Plaintiffs’ lawyers face many challenges running their practice because of the unpredictability of their cash flow. As a result, they often seek out alternative funding in order to have money to pay bills while waiting to receive settlements.
There are many funding companies eager to make money off of lawyers, so how can you find the right one? Here are 8 essential questions you should ask any funding company you are considering:
- How long has the funder been in business and do they have a significant transactional history? It’s important to deal with a company with a long track record working with other attorneys like you and evaluating cases similar to your own. Ask other attorneys about the company’s reputation in the industry. Research them online to learn about any potential problems.
- What type of experience do they have with lawyers? You should find out more about the owners and employees of the business. Ask whether they are lawyers themselves and if they have had experience running a law practice. Working with a funding company that is owned and operated by lawyers has several benefits. These individuals appreciate what it means to litigate contingent fee cases and run a practice that can’t wait for a settlement to come in to pay its bills. They also understand how to evaluate your pending settlements so they can process your application quickly and efficiently without bothering you to get additional information.
- What kinds of cases do they fund? You want to make sure the company has experience handling the types of cases you have most frequently. For example, not all companies will provide funding for settlements that are still awaiting approval such as class actions.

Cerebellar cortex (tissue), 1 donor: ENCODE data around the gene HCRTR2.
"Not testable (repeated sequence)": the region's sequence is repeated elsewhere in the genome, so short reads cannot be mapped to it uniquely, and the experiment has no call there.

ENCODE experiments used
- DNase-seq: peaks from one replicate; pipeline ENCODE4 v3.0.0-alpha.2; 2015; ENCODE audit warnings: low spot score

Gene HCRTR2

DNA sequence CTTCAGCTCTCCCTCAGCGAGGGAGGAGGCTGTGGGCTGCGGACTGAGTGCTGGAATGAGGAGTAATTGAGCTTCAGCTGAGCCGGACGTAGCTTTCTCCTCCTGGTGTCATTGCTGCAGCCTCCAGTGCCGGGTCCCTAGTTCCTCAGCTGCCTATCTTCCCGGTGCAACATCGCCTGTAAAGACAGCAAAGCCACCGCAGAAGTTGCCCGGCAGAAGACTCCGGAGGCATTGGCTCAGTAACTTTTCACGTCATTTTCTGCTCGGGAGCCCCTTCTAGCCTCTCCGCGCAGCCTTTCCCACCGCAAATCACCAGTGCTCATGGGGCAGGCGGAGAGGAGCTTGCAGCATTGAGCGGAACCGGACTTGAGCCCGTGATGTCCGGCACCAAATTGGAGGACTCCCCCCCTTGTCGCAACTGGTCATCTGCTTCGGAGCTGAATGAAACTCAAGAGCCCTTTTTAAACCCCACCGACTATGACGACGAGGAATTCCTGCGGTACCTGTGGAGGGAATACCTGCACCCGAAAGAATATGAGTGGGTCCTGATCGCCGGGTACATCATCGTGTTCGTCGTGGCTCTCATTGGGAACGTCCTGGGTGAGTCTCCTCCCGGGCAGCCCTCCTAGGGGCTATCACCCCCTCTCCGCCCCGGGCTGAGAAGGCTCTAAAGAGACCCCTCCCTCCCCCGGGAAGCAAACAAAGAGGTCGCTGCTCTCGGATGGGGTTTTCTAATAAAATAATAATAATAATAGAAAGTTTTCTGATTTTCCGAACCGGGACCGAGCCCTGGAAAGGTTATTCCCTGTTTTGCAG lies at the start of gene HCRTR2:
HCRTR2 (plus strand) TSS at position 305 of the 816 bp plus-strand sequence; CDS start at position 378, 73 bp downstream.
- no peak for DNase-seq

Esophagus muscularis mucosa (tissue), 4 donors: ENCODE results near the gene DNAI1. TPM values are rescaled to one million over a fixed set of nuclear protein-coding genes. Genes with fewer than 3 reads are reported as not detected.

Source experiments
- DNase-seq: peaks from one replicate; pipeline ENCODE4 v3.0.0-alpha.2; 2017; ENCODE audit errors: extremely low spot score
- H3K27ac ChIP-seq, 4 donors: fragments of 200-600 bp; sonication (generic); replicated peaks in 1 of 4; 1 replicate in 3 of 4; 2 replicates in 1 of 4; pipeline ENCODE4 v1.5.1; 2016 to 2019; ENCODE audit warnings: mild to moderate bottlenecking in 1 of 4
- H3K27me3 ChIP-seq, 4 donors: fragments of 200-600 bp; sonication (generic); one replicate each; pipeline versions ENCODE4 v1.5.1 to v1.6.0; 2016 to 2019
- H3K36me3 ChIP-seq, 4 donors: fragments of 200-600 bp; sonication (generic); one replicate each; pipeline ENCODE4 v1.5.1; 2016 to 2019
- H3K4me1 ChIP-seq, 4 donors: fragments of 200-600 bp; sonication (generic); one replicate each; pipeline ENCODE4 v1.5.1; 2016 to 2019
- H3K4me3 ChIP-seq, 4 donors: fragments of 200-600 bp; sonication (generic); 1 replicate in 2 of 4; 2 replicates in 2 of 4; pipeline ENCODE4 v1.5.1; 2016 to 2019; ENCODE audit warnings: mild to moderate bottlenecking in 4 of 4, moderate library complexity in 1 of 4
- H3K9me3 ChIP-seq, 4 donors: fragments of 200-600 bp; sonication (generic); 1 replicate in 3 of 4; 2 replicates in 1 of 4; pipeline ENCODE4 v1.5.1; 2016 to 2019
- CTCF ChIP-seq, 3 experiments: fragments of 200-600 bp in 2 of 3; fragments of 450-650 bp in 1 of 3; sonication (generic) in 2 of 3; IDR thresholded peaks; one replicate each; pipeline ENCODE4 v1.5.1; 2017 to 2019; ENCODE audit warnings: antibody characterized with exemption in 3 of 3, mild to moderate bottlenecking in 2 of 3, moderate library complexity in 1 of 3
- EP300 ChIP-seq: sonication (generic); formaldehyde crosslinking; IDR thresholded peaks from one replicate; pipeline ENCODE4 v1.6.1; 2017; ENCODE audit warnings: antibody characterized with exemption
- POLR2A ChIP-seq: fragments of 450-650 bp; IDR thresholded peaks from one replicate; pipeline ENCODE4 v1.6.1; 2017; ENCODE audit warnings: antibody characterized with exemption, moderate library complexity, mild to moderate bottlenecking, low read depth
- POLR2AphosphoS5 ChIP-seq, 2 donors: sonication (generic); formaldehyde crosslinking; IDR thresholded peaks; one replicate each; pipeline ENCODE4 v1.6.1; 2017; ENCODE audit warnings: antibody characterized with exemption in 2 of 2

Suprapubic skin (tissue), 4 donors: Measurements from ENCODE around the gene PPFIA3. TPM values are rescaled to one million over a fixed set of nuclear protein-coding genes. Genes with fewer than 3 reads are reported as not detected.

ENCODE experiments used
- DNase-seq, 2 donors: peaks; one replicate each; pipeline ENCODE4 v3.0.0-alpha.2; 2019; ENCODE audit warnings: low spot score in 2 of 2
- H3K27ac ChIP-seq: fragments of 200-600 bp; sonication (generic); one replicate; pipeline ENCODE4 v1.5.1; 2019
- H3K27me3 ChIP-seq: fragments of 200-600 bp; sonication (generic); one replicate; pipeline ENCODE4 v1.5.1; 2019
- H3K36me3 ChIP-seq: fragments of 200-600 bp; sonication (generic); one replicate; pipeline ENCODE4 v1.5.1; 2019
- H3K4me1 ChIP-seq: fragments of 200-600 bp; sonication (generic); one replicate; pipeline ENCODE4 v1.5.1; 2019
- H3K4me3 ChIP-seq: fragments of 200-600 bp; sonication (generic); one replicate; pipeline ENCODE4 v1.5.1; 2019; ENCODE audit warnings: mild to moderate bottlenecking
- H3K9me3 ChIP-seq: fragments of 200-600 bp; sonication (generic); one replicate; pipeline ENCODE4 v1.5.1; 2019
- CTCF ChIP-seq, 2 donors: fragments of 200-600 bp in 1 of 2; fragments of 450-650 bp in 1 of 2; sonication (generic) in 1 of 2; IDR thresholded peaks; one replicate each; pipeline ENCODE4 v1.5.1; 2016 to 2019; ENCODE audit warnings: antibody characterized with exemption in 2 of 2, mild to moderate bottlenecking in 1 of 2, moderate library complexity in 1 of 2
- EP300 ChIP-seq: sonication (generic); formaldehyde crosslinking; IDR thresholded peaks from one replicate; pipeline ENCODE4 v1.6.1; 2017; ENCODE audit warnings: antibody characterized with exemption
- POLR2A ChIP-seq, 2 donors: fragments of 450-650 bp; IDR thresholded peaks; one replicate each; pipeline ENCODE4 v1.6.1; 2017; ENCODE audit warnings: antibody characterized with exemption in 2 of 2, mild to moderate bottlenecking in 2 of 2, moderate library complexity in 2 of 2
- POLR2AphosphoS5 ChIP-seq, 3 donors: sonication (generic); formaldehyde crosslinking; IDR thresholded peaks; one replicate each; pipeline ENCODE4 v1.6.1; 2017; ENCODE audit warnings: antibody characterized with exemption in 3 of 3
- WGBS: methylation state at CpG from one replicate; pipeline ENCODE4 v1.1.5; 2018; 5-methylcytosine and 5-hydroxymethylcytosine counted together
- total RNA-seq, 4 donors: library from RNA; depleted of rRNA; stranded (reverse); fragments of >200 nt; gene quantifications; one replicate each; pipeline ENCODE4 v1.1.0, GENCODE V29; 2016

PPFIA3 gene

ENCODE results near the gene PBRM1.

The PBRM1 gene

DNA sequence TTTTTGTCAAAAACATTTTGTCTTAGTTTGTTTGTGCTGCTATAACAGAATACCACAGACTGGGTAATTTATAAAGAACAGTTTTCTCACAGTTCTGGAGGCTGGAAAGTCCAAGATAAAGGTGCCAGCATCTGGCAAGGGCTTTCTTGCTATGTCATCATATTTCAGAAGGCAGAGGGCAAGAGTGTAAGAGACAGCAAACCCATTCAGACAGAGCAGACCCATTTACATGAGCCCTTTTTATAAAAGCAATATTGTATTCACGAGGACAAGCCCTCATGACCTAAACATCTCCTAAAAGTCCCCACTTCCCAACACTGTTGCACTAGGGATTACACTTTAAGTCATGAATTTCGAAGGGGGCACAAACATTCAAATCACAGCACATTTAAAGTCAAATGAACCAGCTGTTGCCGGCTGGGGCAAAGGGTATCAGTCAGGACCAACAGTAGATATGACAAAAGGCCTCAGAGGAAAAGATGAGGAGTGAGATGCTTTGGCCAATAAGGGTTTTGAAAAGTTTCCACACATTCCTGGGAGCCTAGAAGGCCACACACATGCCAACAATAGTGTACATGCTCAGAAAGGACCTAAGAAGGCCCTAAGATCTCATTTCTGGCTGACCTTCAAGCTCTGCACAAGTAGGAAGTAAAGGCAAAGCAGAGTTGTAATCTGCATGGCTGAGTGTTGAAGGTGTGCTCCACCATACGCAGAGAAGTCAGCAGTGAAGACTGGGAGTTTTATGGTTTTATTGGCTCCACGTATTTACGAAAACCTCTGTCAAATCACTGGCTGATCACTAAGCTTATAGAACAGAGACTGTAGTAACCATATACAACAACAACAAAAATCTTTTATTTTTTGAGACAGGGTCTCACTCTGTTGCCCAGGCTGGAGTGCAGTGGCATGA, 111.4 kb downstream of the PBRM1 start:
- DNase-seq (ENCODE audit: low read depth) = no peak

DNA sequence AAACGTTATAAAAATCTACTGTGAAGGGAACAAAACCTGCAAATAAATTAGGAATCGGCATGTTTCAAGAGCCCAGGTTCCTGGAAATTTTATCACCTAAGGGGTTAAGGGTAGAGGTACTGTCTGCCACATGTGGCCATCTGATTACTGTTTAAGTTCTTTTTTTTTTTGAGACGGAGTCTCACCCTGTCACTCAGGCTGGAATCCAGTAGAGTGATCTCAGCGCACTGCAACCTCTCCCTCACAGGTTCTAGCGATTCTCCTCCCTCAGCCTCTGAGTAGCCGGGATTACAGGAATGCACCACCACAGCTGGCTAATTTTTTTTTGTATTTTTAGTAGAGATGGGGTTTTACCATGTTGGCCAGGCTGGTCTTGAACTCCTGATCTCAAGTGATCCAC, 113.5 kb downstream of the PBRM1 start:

- How quickly can they fund? A funding company should be able to provide fast funding, including same day cash in certain circumstances. If they can’t, then it’s probably because they don’t have the knowledge or staff to evaluate cases immediately or they don’t have the money on hand to pay you.
- Where do they get the money they provide to attorneys? It’s important to know whether the company has its own funds or if they need to obtain cash in order to pay you. Some companies are really “brokers” who go out and look for the money after they sign with you, which means delays in getting you cash. A company who has its own funds can provide money immediately.
- Are there extra costs? Some companies charge application or due diligence fees or have other “hidden” costs. A reputable company shouldn’t charge extra fees.
- Does the funder keep the transaction confidential? There are many companies who notify the defendant that the fee has been assigned – and this is deadly to a plaintiff’s attorney. Funders should never do that. They should keep all transactions confidential unless the contract is breached.
- Does the company provide funding across the country? Some companies only offer funding in one state, which may be an issue for some law firms.
If you are considering using a funding company, do your due diligence. Ideally, vet companies before you need them so you don’t feel pressured to make an immediate decision and end up dealing with the wrong funder.